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MEMOIR OF THE REV. JOHN OSBORN,
OF BISLEY, GLOUCESTERSHIRE. The records of the lives of faithful Christians are invaluable to the church, and not seldom prove a channel of grace to yet unawakened souls. There is an influence accompanying consistent piety, which, by God's blessing, will often prevail, where all other influences are feeble. A truly Christian life,-an example of earnest benevolence and selfsacrifice, --will often clothe godly warning and counsel with a power which nothing else could give them. But such lives are, alas ! too rare; so that when they are found, it becomes the church to endeavour, as far as possible, to perpetuate their usefulness. It is with this object that the following record of a devoted Christian and faithful minister has been prepared.
JOHN OSBORN was born at Sleechcoombe, in Cornwall, May 30th, 1811, and was the youngest of a family of five children.' Very little is known of his early history ; but, as his father lost his life through an accident in a mine, when John was yet a babe, and the family was thus thrown upon the world, it is probable that his course, for some years at least, was one of considerable hardship. But, if destitute of many earthly comforts, he enjoyed an inestimable advantage in the habitual attendance of the family upon the services of God's house. The importance of this can scarcely be over-estimated ; and, certainly, those parents have no right to expect their children to become an honour to the Church, or a comfort to themselves, who are indifferent to their regular attendance upon the services of the sanctuary. In the case of John Osborn, this observance of public worship was fol. lowed by the happiest result. His mind and heart were early impressed with the importance of God's truth, and with the realities of eternity; and it was now, doubtless, that the seed was sown, which afterwards, in a holy life, produced such abundant fruit.
We have the clearest evidence of his conversion to God. In a record which has been found among his papers, he states that at a very early period he was a subject of Divine impressions, and especially when about eight years old ; "but it was not," he writes, "until I had passed the twelfth year of my age, that I became decided
VOL. XIV.-FIFTH SERIES.
for God. In the year 1824, when the Holy Spirit was graciously poured out upon a great number of the inhabitants of Cornwall, I felt deeply convinced of my state and danger as a sinner. I sought pardon through Christ, with strong crying and tears, and could not be comforted until God spoke peace to my soul. This comfort I found the last Sabbath in February of the same year, after diligently seeking it five weeks, in the use of all the means to wbich I had access. The moment in which I felt my sins forgiven, my heart was filled with love to God and man. I then rejoiced in God my Saviour, and for some time afterwards I could say,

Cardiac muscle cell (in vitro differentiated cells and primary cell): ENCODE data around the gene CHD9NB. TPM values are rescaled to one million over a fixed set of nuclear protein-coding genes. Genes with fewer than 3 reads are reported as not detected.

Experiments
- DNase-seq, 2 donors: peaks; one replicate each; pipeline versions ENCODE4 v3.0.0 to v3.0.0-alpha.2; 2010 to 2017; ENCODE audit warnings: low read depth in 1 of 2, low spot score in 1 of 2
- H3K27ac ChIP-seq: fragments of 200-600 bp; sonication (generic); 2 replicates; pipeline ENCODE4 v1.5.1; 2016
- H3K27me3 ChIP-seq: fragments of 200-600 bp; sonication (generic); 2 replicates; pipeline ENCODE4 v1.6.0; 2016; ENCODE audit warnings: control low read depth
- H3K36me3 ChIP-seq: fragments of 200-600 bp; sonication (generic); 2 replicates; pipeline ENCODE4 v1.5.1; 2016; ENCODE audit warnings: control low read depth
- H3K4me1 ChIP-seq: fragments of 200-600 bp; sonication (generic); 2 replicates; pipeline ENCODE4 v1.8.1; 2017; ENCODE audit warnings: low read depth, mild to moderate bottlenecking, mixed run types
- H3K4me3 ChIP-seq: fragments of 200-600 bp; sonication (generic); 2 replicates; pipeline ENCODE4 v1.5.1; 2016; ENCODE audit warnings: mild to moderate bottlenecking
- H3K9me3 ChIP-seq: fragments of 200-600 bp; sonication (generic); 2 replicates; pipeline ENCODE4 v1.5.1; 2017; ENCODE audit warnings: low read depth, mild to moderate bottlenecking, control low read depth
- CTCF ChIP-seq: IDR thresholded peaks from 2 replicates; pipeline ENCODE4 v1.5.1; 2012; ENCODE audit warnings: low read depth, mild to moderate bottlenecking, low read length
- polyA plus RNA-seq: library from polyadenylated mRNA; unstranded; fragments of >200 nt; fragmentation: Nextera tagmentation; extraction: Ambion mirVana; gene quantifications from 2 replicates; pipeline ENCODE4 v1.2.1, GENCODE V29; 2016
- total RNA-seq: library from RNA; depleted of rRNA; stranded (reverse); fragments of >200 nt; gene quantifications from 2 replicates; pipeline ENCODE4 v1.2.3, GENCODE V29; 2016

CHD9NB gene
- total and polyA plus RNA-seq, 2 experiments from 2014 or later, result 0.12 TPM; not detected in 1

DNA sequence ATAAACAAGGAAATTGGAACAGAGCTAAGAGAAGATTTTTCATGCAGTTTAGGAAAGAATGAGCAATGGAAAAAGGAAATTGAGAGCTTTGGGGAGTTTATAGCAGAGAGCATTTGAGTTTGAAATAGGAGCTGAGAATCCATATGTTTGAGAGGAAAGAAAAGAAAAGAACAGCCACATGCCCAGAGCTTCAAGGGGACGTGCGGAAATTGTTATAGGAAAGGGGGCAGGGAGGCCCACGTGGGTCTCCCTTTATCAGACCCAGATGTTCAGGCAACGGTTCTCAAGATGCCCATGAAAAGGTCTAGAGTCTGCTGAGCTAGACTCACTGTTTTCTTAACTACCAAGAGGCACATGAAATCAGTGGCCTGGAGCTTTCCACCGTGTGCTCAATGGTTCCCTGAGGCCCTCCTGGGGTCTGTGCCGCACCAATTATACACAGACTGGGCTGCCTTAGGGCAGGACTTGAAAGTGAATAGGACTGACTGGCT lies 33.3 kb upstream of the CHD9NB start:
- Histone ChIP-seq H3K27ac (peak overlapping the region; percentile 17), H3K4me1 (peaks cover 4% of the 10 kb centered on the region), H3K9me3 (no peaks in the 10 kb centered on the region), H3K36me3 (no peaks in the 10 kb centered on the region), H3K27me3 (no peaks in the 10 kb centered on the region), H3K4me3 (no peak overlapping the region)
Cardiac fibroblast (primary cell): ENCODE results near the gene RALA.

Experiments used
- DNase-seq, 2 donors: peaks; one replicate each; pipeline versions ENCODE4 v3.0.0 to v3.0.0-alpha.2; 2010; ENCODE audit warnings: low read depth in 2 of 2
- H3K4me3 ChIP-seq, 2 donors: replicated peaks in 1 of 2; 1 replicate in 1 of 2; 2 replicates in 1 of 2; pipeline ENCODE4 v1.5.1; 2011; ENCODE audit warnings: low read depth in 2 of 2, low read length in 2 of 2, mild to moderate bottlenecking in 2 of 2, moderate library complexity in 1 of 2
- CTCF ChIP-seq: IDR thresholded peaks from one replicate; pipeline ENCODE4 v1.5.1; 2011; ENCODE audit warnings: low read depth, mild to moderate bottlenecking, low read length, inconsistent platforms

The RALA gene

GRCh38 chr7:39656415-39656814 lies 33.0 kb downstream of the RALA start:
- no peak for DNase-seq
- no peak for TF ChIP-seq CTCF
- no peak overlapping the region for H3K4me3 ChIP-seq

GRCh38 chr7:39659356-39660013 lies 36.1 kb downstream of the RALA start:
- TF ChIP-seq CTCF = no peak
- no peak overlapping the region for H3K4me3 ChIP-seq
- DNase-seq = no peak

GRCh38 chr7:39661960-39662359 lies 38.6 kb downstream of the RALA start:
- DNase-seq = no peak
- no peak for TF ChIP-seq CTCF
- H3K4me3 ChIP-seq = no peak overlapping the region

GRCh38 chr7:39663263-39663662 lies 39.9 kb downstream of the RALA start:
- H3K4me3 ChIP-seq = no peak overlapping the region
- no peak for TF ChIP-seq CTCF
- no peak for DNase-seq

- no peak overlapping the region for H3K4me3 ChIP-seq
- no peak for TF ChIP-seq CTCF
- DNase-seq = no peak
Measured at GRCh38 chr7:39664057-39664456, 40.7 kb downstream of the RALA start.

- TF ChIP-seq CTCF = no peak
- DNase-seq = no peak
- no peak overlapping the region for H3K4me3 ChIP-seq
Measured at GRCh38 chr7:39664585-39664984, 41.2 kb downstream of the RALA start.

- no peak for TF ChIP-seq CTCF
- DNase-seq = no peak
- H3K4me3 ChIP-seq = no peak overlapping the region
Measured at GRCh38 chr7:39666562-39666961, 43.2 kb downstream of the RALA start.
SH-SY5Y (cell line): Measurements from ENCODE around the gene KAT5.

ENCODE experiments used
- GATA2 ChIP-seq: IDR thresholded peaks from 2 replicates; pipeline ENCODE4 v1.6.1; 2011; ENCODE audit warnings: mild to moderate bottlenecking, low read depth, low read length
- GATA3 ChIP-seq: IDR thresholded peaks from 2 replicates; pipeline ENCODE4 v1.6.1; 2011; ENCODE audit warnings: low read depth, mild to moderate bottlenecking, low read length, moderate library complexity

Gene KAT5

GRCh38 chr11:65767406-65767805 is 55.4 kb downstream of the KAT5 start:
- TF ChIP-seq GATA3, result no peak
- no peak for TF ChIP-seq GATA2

“Walking in all His ways, I find
My heaven on earth begun.””
Having thus given himself to the Lord, John Osborn at once joined the Church by uniting himself with the Wesleyan-Methodist Society at Three Burrows, near his own residence. The godly steadfastness which marked his subsequent career, began to be shown at this early period. It was at this time no trifling matter to be a Methodist. But although he knew what it would cost him to profess Christ, be did not hesitate ; and he never afterwards wavered, but thenceforward resolutely avoided everything which might, in his opinion, tend to shake his Christian principles. He often walked several miles in order to avoid passing the fields in which his old companions were playing, lest he might so far yield to temptation as to bring darkness upon his mind, or a reproach upon God's cause.
The firmness of Mr. Osborn's character may be illustrated by an incident of his early history. During an agitation which, about this period, disturbed the Methodist body where he resided, his classleader joined the agitators, and, with his class, left the Connexion. The subject of our memoir, who was the youngest member of the class, was the only one who remained steadfast. He loved his leader very much, and looked up to him as a father ; but although the latter said to him with tears, that he thought that “he would have been the last to forsake him," Mr. Osborn persevered in his attachment to Methodism. Now, also, he had to walk some miles to attend the services of the Old Connexion, the seceders having retained possession of the chapel in the village. It is only right to add, that he lived to see his class-leader come back to that branch of the Church which he had rashly forsaken.
For some years after bis conversion, Mr. Osborn was the only member of the family who was pious. But his uniformly consistent conduct did not fail to make a good impression upon those around him, and he lived to see all his brothers and sisters brought to God.
In the year 1830, being then nineteen years of age, Mr. Osborn became a Local preacher; and, after faithfully discharging for five years the duties of this responsible position, he was accepted as a probationer for the higher office of the ministry, and stationed at Bridport, Dorsetsbire. Among other Circuits, he afterwards laboured at Teignmouth, Okehampton, Cardiff, Liskeard, St. Austell, Wednesbury, Carnarvon, Abergavenny, Stroud, and Pembroke. His ministrations of the word were not unfrequently owred of God, his labours being blessed to the good of many who will be bis “crown of rejoicing in the day of the Lord Jesus.”